I saw all the classics again coopman, too many to sum up but there was one I never saw before. It stars ex-pres Reagan as a confederate captain in charge of the best dressed and cleanest looking rebel cavalry I ever saw helping out his brother (colonel in the US cavalry) and a small town against Indians. I think it was called "cavalry".

Thanks again, I'll show pics when I am there. :-)


RudyNelson21 Jun 2013 7:36 p.m. PST

A few of the books used in the article.
It has been over 13 years since I wrote the article, so I cannot recall which book was the exact source. though it was mentioned in two sources. one was a pro-native nation source that focused on debuking old Hollywood weaterns.

Odie B. Faulk. "Crimson Desert". Oxford University Press, 1974.
Franklin Folsom. "Red Power on the Rio Grande". Follett Publishing, Chicago, 1973. Covers the Publeo Revolt of 1680.
Jason Hook & Martin Pegler. "To Live And Die in the West". Osprey Press, London, 1999.
Joseph Stout, Jr. "Apache Lightning". Oxford University Press, 1974.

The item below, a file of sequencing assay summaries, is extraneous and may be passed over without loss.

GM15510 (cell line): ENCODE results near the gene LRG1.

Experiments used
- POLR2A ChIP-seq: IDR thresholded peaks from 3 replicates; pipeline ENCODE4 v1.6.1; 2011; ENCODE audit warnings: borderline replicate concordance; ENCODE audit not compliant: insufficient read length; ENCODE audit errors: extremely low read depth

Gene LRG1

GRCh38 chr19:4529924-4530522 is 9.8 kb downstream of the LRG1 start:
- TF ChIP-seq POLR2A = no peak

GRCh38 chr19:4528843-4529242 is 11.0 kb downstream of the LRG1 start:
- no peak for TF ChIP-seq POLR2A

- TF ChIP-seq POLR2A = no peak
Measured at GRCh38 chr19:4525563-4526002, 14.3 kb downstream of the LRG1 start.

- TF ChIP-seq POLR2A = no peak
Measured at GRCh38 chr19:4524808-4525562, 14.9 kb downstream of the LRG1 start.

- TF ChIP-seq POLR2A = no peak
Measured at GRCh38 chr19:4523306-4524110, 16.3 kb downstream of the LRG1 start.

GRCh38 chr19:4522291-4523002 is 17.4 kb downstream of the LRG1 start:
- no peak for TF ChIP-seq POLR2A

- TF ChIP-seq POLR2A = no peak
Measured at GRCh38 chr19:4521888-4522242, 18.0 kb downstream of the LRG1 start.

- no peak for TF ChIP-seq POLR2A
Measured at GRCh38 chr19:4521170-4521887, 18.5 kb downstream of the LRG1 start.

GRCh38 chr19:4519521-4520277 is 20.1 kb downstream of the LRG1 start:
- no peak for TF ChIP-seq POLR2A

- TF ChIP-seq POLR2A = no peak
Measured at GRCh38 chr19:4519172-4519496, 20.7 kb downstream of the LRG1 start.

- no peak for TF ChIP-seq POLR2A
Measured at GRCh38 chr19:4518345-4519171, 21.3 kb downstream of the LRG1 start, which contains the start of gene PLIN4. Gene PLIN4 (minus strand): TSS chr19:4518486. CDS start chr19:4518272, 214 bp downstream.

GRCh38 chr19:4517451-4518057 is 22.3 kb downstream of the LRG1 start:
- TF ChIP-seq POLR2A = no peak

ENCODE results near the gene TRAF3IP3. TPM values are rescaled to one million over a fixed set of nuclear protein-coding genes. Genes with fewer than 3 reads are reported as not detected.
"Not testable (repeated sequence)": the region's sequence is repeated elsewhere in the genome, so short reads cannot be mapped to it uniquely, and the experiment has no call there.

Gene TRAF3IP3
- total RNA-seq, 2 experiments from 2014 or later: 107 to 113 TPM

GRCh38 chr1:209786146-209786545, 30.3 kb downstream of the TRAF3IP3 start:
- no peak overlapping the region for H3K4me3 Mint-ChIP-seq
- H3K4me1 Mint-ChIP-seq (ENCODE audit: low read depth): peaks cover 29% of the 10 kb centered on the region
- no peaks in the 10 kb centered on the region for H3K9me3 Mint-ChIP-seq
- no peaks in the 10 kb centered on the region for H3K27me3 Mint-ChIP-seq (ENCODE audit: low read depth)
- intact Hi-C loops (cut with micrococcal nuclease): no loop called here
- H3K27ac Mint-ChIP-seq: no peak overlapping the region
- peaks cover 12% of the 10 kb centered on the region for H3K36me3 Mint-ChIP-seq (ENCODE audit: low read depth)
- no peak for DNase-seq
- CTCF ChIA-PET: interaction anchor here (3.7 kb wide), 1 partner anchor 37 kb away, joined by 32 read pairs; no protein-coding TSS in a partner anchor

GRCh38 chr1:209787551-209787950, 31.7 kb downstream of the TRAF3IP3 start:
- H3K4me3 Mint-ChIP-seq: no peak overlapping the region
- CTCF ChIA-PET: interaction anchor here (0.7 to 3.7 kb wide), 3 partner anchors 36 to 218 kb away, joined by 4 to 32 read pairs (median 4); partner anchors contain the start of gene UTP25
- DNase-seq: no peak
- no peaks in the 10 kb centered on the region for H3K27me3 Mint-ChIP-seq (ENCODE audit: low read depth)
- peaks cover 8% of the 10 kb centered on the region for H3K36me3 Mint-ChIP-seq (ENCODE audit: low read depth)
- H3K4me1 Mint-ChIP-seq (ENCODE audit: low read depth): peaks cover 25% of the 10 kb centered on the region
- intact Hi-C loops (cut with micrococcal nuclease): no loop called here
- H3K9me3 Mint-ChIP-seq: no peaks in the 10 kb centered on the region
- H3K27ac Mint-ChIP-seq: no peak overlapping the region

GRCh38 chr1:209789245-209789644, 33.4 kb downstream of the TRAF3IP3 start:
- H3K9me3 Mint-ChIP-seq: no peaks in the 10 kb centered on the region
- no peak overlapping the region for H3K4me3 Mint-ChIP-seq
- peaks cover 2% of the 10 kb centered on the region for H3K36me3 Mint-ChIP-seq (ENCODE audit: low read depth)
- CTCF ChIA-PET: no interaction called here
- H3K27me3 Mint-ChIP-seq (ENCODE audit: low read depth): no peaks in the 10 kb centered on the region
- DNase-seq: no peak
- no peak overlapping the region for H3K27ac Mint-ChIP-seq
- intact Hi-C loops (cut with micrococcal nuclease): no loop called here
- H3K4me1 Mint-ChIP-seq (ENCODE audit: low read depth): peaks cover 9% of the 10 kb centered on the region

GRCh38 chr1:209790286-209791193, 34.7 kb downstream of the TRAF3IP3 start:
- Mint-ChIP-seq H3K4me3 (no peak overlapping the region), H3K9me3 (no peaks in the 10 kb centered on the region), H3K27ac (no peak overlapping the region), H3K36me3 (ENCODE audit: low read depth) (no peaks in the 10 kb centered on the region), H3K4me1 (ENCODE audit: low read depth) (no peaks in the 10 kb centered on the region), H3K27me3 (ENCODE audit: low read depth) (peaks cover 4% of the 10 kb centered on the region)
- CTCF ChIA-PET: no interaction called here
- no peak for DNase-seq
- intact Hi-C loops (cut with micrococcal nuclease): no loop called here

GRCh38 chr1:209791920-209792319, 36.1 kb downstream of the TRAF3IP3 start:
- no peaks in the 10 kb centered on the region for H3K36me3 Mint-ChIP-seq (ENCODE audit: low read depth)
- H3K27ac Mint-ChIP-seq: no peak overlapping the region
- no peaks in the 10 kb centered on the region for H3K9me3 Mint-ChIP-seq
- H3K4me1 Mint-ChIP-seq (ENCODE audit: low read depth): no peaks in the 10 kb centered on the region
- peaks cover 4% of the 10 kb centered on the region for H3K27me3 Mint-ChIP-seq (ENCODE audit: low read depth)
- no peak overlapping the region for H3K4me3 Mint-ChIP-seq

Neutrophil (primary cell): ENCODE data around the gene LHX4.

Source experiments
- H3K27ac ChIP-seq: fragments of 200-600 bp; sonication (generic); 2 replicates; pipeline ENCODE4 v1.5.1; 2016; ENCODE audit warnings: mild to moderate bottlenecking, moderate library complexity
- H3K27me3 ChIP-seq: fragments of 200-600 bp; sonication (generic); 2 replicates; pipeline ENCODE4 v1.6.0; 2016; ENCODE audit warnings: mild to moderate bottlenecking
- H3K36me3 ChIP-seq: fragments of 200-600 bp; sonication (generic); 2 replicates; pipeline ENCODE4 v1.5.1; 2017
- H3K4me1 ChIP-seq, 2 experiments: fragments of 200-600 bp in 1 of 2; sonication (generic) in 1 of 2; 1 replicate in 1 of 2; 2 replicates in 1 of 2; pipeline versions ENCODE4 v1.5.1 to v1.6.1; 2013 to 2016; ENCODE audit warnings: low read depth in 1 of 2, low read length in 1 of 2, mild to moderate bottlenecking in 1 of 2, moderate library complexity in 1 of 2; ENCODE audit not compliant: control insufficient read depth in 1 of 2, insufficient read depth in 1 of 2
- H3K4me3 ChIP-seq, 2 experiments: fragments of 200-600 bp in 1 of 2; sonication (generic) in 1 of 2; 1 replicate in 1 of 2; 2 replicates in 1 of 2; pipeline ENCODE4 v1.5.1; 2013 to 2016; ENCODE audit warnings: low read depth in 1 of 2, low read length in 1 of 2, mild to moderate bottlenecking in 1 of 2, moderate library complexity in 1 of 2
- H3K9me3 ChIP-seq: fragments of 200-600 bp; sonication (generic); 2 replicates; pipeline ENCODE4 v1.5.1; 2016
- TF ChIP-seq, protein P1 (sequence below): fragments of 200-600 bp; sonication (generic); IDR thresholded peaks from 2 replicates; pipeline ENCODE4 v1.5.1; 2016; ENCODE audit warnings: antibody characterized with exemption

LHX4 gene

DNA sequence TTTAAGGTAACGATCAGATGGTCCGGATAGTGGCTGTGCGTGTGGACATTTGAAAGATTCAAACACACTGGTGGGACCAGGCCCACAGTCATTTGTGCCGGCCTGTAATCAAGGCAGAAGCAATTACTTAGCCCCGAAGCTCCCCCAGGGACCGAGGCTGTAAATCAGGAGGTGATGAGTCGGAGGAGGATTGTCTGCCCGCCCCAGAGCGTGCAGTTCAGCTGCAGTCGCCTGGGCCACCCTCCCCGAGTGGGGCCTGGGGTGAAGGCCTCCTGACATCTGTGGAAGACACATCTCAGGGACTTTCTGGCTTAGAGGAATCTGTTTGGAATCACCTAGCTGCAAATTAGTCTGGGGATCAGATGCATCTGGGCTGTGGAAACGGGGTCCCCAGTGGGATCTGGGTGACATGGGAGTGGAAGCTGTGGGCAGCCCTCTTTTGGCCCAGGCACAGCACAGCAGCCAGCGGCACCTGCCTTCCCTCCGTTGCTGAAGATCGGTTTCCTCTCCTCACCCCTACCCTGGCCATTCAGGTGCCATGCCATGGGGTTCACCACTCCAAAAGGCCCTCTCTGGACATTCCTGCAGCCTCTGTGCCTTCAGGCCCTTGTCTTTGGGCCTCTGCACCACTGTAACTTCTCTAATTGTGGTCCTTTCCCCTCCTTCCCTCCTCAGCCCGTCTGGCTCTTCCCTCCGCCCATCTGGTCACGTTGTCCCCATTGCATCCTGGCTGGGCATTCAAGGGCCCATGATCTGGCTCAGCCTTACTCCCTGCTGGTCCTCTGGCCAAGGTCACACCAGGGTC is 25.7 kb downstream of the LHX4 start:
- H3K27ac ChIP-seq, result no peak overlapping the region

Ron Watson. "Indians of the Mesa Verde". Mesa Verde Museum, 1961.
Barton Wright. "Publeo Shields". Northland Press, 1976.

Atomic Floozy21 Jun 2013 8:32 p.m. PST

The use of rifle pits for ambush or camp defense wasn't limited to the Apache. Mari Sandoz in her book Cheyenne Autumn gives accounts where the women helped dig the rifle pits & of one woman in particular who joined the men in firing from the pits. I have read from a couple of other authors on the Indian's ability to throw together quick field works, though I'd have to dig through my library to find the exact sources.


coopman22 Jun 2013 8:40 a.m. PST

Here's another good Apache-related book that I have in my collection:

jdginaz22 Jun 2013 1:28 p.m. PST